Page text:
BOSTON (AP) — Unionized MBTA employees packed a Statehouse hearing room on Monday as state transportation officials and members of a review panel appointed by Republican Gov. Charlie Baker outlined recommendations for shaking up the troubled Boston-area transit system.
The workers oppose changes in work rules or an easing of anti-privatization laws proposed by Baker, and while they were not invited to speak at the oversight hearing of the Legislature’s Transportation Committee, several lawmakers also seemed skeptical of a bill calling for a new financial control board — with three of five members appointed by the governor — to oversee the Massachusetts Bay Transportation Authority for up to five years.
Baker asked the review panel to examine the T’s underlying management structure after the system was overwhelmed by a series of powerful winter storms in January and February.
The panel found what it called a “pervasive organizational failure” at the T and a system that was in severe financial stress with operating expenses outpacing revenues, a $6.7 billion maintenance backlog and an inability to spend billions in capital funds allotted to the agency. The report also highlighted absenteeism rates among employees exceeding those of similar U.S. transit agencies, with the average MBTA worker missing 57 days a year, including vacations.
But some Democratic lawmakers have questioned the wisdom of a control board they say would undo years of legislative reforms aimed at uniting the state’s various transportation functions under the single umbrella of the Massachusetts Department of Transportation, better known as MassDOT.
“Why would we want to continue to separate the MBTA and commuter rail from the rest of the transportation system?” asked Rep. William Straus of Mattapoisett, the House co-chair of the transportation committee.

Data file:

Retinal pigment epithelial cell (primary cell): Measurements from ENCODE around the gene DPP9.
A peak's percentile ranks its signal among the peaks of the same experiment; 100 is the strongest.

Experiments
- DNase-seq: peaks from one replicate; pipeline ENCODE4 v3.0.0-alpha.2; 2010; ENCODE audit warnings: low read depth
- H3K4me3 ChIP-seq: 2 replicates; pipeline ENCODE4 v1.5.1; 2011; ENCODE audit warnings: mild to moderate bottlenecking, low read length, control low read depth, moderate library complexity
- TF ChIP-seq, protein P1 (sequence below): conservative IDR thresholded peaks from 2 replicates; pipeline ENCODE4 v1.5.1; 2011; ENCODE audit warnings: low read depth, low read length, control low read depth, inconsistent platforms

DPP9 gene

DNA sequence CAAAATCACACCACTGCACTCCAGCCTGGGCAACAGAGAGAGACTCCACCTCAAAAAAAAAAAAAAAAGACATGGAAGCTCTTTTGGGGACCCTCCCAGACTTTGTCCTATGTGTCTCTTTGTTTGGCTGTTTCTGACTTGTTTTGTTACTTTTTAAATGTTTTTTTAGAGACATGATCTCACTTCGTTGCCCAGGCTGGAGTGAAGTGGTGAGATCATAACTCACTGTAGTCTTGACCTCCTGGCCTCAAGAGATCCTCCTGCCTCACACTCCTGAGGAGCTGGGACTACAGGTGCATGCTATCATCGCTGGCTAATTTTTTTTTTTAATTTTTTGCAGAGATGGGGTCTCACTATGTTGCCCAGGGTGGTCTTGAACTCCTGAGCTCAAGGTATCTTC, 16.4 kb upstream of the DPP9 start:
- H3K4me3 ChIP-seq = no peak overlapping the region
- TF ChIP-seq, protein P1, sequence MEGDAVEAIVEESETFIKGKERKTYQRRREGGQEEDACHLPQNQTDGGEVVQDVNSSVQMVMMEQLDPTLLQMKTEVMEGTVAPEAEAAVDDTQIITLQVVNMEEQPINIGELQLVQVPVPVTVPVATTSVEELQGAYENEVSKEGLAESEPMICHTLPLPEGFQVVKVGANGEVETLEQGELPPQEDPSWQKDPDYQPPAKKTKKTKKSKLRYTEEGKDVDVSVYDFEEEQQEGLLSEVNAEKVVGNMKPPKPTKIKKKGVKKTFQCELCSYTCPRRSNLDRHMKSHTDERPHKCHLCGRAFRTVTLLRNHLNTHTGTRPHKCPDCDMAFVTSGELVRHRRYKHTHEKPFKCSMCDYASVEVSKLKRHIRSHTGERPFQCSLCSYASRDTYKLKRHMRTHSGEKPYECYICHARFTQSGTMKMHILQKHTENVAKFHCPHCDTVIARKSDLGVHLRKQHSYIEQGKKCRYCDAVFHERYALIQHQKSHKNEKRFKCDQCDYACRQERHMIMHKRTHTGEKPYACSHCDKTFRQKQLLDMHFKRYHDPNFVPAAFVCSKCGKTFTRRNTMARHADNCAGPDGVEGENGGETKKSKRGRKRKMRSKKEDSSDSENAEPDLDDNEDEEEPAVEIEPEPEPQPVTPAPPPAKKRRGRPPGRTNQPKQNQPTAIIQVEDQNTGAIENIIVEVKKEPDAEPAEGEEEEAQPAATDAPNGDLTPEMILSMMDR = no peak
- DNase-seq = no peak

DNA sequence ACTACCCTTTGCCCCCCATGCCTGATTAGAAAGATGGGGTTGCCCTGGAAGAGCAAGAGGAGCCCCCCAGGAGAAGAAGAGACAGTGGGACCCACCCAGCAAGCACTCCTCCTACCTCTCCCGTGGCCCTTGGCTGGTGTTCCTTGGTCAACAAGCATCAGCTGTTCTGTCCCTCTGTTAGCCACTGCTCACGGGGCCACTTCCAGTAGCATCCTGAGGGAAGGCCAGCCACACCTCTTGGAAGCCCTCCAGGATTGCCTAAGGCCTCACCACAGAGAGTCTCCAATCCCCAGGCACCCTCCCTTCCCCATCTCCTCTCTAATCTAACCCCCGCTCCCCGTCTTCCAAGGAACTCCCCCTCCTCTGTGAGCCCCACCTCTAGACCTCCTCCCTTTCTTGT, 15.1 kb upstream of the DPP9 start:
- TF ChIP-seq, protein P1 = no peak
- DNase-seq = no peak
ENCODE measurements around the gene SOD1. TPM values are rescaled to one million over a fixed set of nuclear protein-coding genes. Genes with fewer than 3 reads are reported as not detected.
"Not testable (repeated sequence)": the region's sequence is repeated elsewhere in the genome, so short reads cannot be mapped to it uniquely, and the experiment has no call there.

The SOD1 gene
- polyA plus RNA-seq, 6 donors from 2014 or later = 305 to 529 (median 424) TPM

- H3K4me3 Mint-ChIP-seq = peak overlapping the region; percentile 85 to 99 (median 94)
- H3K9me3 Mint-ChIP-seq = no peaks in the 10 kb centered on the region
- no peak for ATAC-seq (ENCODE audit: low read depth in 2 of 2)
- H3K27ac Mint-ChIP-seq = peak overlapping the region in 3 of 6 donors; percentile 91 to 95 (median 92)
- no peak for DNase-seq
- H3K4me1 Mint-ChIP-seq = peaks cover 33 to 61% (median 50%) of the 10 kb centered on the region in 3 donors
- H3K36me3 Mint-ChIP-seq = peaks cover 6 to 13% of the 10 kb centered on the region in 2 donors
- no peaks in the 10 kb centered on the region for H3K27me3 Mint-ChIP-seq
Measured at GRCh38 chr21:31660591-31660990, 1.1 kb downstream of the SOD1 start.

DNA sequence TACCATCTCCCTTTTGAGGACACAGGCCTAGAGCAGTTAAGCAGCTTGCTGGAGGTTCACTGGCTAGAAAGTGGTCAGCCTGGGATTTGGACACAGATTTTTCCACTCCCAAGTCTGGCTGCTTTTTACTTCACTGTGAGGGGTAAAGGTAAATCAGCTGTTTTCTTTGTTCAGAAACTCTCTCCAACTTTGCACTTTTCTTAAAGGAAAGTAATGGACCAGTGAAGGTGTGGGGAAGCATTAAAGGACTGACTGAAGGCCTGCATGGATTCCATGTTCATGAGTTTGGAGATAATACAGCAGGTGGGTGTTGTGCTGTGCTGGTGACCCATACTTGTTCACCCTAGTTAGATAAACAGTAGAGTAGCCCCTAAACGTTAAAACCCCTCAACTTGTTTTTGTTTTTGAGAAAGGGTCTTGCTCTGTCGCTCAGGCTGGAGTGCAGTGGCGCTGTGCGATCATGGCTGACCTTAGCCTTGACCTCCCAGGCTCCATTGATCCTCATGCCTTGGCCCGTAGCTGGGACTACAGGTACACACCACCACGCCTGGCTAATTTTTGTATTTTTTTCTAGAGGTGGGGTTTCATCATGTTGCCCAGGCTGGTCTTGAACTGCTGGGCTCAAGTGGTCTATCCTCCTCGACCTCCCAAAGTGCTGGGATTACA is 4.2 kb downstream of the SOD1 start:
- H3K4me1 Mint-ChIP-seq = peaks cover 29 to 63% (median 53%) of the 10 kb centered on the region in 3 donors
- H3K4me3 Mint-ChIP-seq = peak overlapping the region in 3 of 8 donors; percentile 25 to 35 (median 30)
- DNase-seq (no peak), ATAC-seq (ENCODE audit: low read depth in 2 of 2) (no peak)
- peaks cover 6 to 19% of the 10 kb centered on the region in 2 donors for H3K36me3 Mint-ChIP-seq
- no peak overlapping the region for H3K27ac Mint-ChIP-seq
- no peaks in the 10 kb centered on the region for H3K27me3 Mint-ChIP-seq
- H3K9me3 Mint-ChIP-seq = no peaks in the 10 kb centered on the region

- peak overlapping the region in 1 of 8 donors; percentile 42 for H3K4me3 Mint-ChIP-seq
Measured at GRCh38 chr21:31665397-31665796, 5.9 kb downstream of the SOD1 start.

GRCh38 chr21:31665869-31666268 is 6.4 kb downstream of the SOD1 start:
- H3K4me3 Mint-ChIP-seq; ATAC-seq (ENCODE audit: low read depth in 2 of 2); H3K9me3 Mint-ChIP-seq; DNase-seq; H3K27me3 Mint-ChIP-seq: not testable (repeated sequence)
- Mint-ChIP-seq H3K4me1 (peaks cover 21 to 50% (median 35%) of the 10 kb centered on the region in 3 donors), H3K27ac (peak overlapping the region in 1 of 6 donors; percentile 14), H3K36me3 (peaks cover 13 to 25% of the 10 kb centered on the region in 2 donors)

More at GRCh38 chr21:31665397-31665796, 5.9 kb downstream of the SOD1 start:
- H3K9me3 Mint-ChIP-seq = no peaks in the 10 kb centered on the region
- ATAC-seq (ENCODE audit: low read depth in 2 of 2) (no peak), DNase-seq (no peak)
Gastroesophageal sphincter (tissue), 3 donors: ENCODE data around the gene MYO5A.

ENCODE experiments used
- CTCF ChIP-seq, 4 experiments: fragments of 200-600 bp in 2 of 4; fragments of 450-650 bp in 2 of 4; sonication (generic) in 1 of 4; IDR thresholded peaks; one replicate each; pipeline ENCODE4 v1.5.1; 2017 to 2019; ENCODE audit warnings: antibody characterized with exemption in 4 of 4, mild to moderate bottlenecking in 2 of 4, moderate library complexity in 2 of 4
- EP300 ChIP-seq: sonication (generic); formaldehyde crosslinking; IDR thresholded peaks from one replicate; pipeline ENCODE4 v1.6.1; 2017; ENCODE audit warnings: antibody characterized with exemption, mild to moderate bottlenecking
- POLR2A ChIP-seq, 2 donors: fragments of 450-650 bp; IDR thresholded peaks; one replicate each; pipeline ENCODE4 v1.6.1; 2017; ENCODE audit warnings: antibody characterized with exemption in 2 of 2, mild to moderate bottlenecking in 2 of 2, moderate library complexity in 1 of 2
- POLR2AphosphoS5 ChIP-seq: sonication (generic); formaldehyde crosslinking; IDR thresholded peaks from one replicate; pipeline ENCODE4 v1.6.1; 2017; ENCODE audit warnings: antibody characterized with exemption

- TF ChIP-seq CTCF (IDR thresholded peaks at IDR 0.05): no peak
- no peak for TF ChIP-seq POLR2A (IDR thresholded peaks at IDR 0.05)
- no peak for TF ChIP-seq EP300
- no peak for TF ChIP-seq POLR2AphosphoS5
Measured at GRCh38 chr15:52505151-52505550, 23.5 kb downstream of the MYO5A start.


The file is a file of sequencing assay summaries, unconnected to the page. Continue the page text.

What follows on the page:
Secretary of Transportation Stephanie Pollack said in opening remarks at the hearing that the breakdowns caused by the winter storms were symptomatic of much deeper problems the proposed control board would begin to address.
“We share the Legislature’s vision of a well-managed and financially sustainable public transit system,” Pollack said, adding that the recommendations of the review panel were not meant to undermine the goal of a single “integrated transportation system for the Commonwealth.”
Representatives of the MBTA’s Carmen’s Union, who accounted for much of the standing room only crowd at the hearing, applauded when Rep. Daniel Ryan, a Charlestown Democrat, suggested the control board include labor representation.
The members of Baker’s review panel insisted they did not intend to create an adversarial relationship between workers and MBTA management, and said the control board would exist only as a temporary fix to put the T back on track.
“We want this not just to be a good transit system, but we want this to be the best transit system,” said Jane Garvey, a former head of the Federal Aviation Administration.
Lawmakers said union members, commuters and others would have a chance to speak at future hearings that would focus squarely on the governor’s bill.
“Everyone needs to be part of the discussion. The riders, the administration, the Legislature, the workers,” said Democratic Sen. Thomas McGee of Lynn, the Senate chairman of the transportation committee who has also sounded a note of skepticism in public comments about Baker’s bill.
“We are all in this together,” McGee said.
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